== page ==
World: No Regrets?
No, it's not the Billie Holliday song. It's what's happening in the trials of the Khmer Rouge criminals right now.
Prisoner at Tuol Sleng, Pol Pot's notorious S-21 prison
No, my knowledge of Kampuchean history is not great. I know something about the early history of the Khmer and other peoples of that part of Southeast Asia, the Funanese empire, the Dong Son bronzes, but almost nothing about their modern history, except that my parents greatly respected and admired Prince Norodom Sihanouk.
I am about to begin my historical explorations of that deeply wretched nation.
However, today's report from Reuters does not bode well for my virtual travels thereto. According to Reuters, one Mam Nay, aka Chan, who served for a time as an interrogator under Pol Pot's head jailor, Duch (real name Kaing Guek Eav) testified in court today that he has no regrets for
what happened at the Tuol Sleng prison, where more than 14,000 men, women and children were killed, [...].Tuol Sleng, also known as S-21, is the infamous prison referred to in "The Killing Fields."
No regrets for this, Mr. Chan? Or Mam Nay, if you prefer?
Tortured Prisoner, one of 6,000 photographs left behind when Khmer Rouge jailors evicted Tuol Sleng prison in advance of invading VietNamese troops
Mam Nay, who is appearing as a witness for the prosecution in the joint Kampuchean-UN war crimes trials, has denied any part in torture or killings of prisoners and blamed the United States and Vietnam for undermining his country.
"My only regret was our country was invaded," he told the joint Cambodian-U.N. tribunal. "Frankly speaking, the Americans invaded us then Vietnam invaded us. That is my regret."Note: This guy was a schoolteacher. Maybe he was a brainwashed cadre turned schoolteacher. But how do you become a schoolteacher if you cannot empathize with frightened children? And some of the 14-20,000 imprisoned at Tuol Sleng were children. Ony six people survived that prison. The remaining 13,994 — or 19,994, no one really knows — died as a result of torture.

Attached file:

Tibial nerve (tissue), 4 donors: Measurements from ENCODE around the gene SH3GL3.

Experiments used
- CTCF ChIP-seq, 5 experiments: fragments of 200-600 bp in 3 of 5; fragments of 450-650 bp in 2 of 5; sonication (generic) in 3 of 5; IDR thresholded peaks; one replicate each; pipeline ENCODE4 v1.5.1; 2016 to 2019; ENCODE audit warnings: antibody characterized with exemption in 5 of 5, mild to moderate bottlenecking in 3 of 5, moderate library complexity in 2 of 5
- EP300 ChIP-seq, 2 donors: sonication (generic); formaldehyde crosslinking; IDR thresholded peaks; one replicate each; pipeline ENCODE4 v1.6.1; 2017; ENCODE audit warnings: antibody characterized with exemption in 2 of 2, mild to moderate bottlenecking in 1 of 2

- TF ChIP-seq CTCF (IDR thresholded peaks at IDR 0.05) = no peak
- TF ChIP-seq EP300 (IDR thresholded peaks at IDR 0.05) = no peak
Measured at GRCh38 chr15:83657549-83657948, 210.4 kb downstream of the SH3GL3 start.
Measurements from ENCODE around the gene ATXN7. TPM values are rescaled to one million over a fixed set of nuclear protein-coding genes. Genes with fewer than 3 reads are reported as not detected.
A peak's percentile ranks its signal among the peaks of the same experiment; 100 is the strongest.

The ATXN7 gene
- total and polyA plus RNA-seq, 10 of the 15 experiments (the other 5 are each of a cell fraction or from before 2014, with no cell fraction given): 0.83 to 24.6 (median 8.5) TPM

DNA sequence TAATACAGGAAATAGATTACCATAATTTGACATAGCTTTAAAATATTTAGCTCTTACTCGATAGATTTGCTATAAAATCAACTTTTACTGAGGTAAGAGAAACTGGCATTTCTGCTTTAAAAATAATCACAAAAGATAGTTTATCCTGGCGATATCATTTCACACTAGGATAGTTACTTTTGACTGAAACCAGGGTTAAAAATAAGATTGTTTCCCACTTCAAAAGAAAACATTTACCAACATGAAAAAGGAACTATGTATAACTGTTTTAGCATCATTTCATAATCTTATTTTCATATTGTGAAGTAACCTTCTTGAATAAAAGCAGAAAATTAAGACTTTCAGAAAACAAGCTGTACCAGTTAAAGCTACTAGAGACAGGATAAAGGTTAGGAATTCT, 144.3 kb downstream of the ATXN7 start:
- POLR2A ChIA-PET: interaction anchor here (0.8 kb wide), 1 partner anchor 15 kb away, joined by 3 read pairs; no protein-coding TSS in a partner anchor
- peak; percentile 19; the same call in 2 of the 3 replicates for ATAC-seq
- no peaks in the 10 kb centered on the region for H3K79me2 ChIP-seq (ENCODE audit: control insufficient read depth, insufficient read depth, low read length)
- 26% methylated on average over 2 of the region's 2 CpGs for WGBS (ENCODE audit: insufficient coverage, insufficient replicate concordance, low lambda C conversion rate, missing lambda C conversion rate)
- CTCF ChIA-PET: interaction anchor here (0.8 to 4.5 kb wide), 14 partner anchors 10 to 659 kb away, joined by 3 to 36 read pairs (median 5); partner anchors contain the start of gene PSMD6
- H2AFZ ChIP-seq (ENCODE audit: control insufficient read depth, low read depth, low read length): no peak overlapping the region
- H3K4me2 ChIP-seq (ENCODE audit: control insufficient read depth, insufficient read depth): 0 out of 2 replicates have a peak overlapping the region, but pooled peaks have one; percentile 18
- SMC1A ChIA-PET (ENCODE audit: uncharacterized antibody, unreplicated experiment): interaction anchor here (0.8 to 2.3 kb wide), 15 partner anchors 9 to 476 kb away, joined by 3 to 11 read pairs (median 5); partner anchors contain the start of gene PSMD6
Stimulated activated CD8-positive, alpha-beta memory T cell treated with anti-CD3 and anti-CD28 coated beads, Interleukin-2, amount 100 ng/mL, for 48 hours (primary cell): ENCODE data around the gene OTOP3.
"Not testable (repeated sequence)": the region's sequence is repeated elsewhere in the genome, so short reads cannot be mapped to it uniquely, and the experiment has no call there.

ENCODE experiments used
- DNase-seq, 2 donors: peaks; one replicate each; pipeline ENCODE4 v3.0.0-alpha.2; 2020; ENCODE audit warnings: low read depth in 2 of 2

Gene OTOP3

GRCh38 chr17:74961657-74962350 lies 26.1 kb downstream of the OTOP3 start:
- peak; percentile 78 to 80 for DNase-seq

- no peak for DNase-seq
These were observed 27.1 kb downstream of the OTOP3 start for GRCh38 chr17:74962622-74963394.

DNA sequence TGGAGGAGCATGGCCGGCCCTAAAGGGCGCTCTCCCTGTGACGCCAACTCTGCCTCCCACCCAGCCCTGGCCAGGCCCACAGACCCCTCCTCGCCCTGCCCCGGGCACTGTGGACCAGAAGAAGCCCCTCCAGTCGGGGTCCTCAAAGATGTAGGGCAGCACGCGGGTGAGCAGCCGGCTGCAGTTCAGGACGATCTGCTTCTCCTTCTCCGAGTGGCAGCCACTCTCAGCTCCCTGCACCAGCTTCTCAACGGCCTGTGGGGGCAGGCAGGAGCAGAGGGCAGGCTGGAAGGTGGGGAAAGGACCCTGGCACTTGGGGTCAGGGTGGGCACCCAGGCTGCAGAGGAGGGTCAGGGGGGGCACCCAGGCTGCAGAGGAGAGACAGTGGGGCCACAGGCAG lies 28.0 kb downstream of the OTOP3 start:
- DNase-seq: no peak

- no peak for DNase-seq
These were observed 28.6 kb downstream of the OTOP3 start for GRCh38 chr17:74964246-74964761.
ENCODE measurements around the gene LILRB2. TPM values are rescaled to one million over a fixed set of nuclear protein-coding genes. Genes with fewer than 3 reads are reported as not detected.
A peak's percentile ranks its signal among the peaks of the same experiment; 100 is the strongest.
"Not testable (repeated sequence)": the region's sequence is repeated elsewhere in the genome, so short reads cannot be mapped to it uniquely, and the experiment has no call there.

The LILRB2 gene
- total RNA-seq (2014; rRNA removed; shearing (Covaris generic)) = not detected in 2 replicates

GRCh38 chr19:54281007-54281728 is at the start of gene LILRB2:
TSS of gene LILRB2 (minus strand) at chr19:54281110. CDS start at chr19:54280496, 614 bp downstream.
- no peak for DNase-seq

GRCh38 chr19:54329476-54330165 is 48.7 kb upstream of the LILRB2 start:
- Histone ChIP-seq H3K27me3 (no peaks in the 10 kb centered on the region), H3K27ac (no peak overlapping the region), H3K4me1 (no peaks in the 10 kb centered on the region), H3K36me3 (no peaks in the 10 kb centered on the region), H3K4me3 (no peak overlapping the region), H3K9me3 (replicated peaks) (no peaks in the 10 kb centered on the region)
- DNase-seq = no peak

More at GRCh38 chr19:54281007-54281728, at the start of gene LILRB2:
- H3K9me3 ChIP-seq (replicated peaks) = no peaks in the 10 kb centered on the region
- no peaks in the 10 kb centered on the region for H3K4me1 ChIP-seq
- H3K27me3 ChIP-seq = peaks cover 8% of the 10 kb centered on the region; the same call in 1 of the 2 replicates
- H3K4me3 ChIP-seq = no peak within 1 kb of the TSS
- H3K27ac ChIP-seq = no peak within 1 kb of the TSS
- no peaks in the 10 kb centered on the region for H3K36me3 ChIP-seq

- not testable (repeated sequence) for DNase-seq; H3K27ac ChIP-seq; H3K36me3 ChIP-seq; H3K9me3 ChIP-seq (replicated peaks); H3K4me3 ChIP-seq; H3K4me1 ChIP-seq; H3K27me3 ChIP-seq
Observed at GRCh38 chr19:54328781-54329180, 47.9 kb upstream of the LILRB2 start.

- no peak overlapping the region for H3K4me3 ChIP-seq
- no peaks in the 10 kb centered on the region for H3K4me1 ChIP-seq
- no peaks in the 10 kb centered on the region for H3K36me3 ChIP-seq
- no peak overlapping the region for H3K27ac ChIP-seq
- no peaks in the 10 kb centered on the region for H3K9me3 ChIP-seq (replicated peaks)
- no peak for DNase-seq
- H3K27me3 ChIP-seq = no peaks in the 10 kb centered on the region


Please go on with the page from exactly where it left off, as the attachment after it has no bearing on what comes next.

"I did not use torture in my interrogation. I believed I would not get a true confession."
Asked about the deaths of innocent people, Nay, 76, said: "None of them was innocent -- those people committed offences, either minor or serious.
"This was the reason for their arrest. How serious or how minor, I don't know."
There is no denying that the US bombing of Kampuchea and various associated military actions led to the rise of the Khmer Rouge. But who thought they would be so inhumane as to kill between 1 and 3 million of their own people? Between the U.S. bombing and the NVA attempts to escape U.S. military actions by slipping over the border into Kampuchean territory, evicting Kampucheans, and training members of the Khmer Rouge, Kampuchea's attempts at neutrality and Sihanouk's heroic efforts in that direction were virtually worthless. Here is a brief background on these aspects of Kampuchean history.
Mam Nay, or Mr. Chan, or whatever you call yourself, should a "minor" offense warrant waterboarding? Or, as Americans and other Westerners used to refer to it, "Chinese" or "Japanese" water torture?
Picture taken by Jonah Blank in 2005 at the Tuol Sleng Museum. Published on the Web by David Corn.*
Oh, well. I guess now that it's come to light that we waterboarded mentally ill or innocent or possibly innocent people ourselves, repeatedly, I guess we're in no position to quibble about anyone else's crimes.
Ain't torture egalitarian?
*See here for copyright/licensing information on this picture.
Incidentally, the still-adored ex-partner made a trip to those parts some years ago, and opined that "the whole place seemed haunted. It was like going to a ghost town. Even the people's faces look haunted." The ex is a tough businessperson who has had plenty of occasion to mock and deride my own claims of sensitivity and queasiness and unexplained oojie-woojies, so to hear those words from such a person, well. Virtual trips to Kampuchea is all I'm up to for now. Stumble It!